Agile methods were developed as a response to the issues that the traditional V-Model and waterfall methodologies had with defining requirements and delivering a product that turned out to be not what the end user actually wanted and needed

Quality Assurance(QA) v/s Quality Control(QC)

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Definition –
QA is a set of activities for ensuring quality in the processes by which products are developed.
QC is a set of activities for ensuring quality in products. The activities focus on identifying defects in the actual products produced.

Focus on –
QA aims to prevent defects with a focus on the process used to make the product. It is a proactive quality process.
QC aims to identify (and correct) defects in the finished product. Quality control, therefore, is a reactive process.

Goal –
The goal of QA is to improve development and test processes so that defects do not arise when the product is being developed.
The goal of QC is to identify defects after a product is developed and before it’s released.

What –
Prevention of quality problems through planned and systematic activities including documentation.
The activities or techniques used to achieve and maintain the product quality, process and service.

Testing Techniques

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Two other terms used to describe how software is tested are Static Testing and Dynamic Testing Techniques

Static Testing: refers to testing something that’s not running—examining and reviewing it. During static testing, software work products are examined manually, or with a set of tools, but not executed.

Dynamic Testing: is what you would normally think of as testing—running and using the software.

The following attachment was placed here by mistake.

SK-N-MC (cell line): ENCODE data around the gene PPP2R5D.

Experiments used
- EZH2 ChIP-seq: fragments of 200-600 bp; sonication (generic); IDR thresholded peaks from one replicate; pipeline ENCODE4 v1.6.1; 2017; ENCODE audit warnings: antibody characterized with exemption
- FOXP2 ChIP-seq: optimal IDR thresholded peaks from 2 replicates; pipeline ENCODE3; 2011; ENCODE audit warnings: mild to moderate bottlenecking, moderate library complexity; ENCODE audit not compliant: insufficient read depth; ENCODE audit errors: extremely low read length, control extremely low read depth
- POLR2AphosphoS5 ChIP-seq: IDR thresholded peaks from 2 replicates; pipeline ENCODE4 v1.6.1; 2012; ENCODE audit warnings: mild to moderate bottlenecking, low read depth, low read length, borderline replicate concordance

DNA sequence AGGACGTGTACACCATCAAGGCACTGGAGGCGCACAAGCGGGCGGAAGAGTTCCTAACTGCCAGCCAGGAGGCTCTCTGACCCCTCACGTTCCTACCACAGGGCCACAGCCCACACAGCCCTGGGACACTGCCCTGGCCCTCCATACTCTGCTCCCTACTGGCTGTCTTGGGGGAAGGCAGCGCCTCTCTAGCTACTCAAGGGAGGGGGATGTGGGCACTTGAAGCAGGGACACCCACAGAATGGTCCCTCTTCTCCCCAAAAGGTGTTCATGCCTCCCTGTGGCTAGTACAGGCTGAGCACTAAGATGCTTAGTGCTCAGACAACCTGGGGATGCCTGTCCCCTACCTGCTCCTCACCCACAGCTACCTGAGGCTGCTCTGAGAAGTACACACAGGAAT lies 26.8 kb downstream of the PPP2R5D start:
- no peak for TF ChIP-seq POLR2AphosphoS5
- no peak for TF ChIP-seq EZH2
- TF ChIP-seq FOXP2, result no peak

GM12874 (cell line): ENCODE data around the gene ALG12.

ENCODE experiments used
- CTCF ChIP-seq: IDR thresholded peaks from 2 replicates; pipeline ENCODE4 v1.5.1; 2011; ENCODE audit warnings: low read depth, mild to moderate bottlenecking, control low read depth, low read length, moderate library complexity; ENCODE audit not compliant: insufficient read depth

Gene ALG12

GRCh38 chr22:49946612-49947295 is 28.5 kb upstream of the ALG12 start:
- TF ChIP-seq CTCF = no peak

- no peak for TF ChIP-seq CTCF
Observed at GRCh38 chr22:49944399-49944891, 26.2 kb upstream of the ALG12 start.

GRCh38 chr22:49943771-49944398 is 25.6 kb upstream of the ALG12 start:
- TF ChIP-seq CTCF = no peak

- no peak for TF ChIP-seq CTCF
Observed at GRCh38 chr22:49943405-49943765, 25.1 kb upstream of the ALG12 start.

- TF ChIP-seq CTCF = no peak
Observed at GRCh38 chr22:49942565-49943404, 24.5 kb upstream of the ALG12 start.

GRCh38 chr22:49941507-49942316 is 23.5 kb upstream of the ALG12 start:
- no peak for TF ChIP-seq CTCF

Testing Techniques
Testing Techniques

Testing Methodologies

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Software Development Life Cycle methodologies are available for executing software development projects. Although each methodology is designed for a specific purpose and has its own advantages and disadvantages, most methodologies divide the life cycle into phases and share tasks across these phases. Few commonly used methodologies in actual testing:

Waterfall model: is one of the earliest structured models for software development. It consists of the following sequential phases through which the development life cycle progresses:

  • Requirement Gathering
  • Analysis phase,
  • Software Design,
  • Implementation and Testing
  • Maintenance

V model: is an extension of the waterfall model. Instead of moving down in a linear way, the process steps are bent upwards after the coding phase, to form the typical V shape. The V-Model demonstrates the relationships between each phase of the development life cycle and its associated phase of testing. (Its is also know as Verification and Validation model).


Agile model: Agile Methods break the product into small incremental builds. These builds are provided in iterations. Each iteration typically lasts from about one to three weeks. Every iteration involves cross functional teams working simultaneously on various areas like planning, requirements analysis, design, coding, unit testing, and acceptance testing.

Agile model believes that every project needs to be handled differently and the existing methods need to be tailored to best suit the project requirements. In agile the tasks are divided to time boxes (small time frames) to deliver specific features for a release.



When defects will arise while developing software?

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A software bug is an Defect, Error, Flaw, Failure, or Fault in a computer program or system that causes it to produce an incorrect or unexpected result. Most bugs arise from mistakes and errors made by people in either a program’s source code or its design, or in frameworks and operating systems used by such programs, and a few are caused by compilers producing incorrect code.

** When defects will arise while developing software?